LYND - The Lynd School continues to be an area leader in classroom technology, and teachers and students there are brimming with excitement as they explore the possibilities related to their recent arrival - new iPods and iPads.
The shipment of potential is the second and final installment of a Minnesota Department of Education grant for enhancing technology in the classroom, which Superintendent Bruce Houck originally wrote. The Lynd School received the award last December and began the integration of the first items in April.
"iPods are being used in all the K-eighth-grade classrooms as an extension to the curriculum," said Heather Fernholz, technology integration specialist at Lynd. "The new shipment of iPods have the capability to record video and take pictures, so teachers have another tool in the classroom. The iPods have really helped our students gain 21st century skills."
Photo by Jenny Kirk
Eighth-graders LaTroy Harden, Miguel Rodriguez, Josue Gonzalez and Refugio Rodriguez use new iPods — which were received as the final part of a technology enhancement grant — in their Lynd School classroom Thursday.
With an emphasis on voice-over and recording opportunities, recent distributions went to music, Title I, ESL (English as Second Language), special education and math. Fernholz tries to find lesson-appropriate applications (apps) and ideas for teachers.
"The math teacher will teach a lesson on fractions, for example, and then find an app that works with fractions," Fernholz said. "There are also calculators on the iPods. For music, you can actually play an instrument on them."
Martin Boucek, who teaches fifth- through eighth-grade social studies and science at Lynd, appreciates what the iPods can do for education in the classroom.
"It's been a nice addition," Boucek said. "There are a lot of useful things on the iPods, including a healthy selection of apps to enrich the curriculum."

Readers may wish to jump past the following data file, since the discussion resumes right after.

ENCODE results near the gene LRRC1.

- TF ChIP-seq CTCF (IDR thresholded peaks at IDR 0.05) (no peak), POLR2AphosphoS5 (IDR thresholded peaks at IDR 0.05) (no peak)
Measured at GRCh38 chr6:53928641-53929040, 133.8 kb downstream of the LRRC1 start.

The science department also received a large donation recently of a high-powered microscope and chemistry glass, in the form of beakers, cylinders, slides and jars, from Archer Daniels Midland Company (ADM).
For social studies instruction, Boucek mostly uses the iPods for maps to locate certain areas. During enrichment time, the devices are used for vocabulary, grammar and comprehension improvement.
"It's pretty exciting what you can do with the iPods," Boucek said. "They can only make education much more beneficial."
The students - who quickly learn how to operate the devices - now have a number of challenging games available to them at their fingertips. While in Boucek's class, eighth-grader Payton Strand was playing a word game.
"I like word bubble," Strand said. "It's challenging."
Janiece Savage, who recently enrolled to Lynd, was surprised at the level of technological features at her new school.
"It's way different here," Savage said. "It's interesting and you get to play word-dropping games. It's a lot of fun."
Boucek said that some of the vocabulary games are extremely difficult and would not be suitable for younger students. But he's also found a really helpful application to foster learning for an ESL student.
"I have a student now that doesn't know any English," Boucek said. "I have elementary apps that we've been using to help him master that."
While there are so many features available to use in the classroom, Boucek especially likes having access to encyclopedias on the iPods.
"Now if a student has a question, they can use the encyclopedia and find out for the entire class," he said. "They don't even have to leave the classroom anymore."
Boucek was also one of two teachers to receive an iPad - which is like a big iPod - for the first installment. Now every teacher at Lynd has one. Boucek fumbled around learning all the functions and capabilities back then but now provides assistance and gives demonstrations to the other teachers receiving new devices.
"You can be in the back of the classroom and can control the SMARTBoard with the iPad," he said. "You can actually be out of the classroom and type a message to the class. There are a lot of options."
Another handy aspect is the connection between the classroom computer and iPad. Teachers can keep their computers running at school, go home and enter grades from there. They can also send commands to the copier or printer from home or tap into dragon dictation and start recording your voice.
Everyone will learn more at the professional development day on Jan. 17, when an Apple representative conducts a one-day training session for teachers.
"The staff are really excited to learn about other iPod features to accelerate learning for students," Fernholz said. "And, you can really see the excitement in the students, too. They're engaged in learning."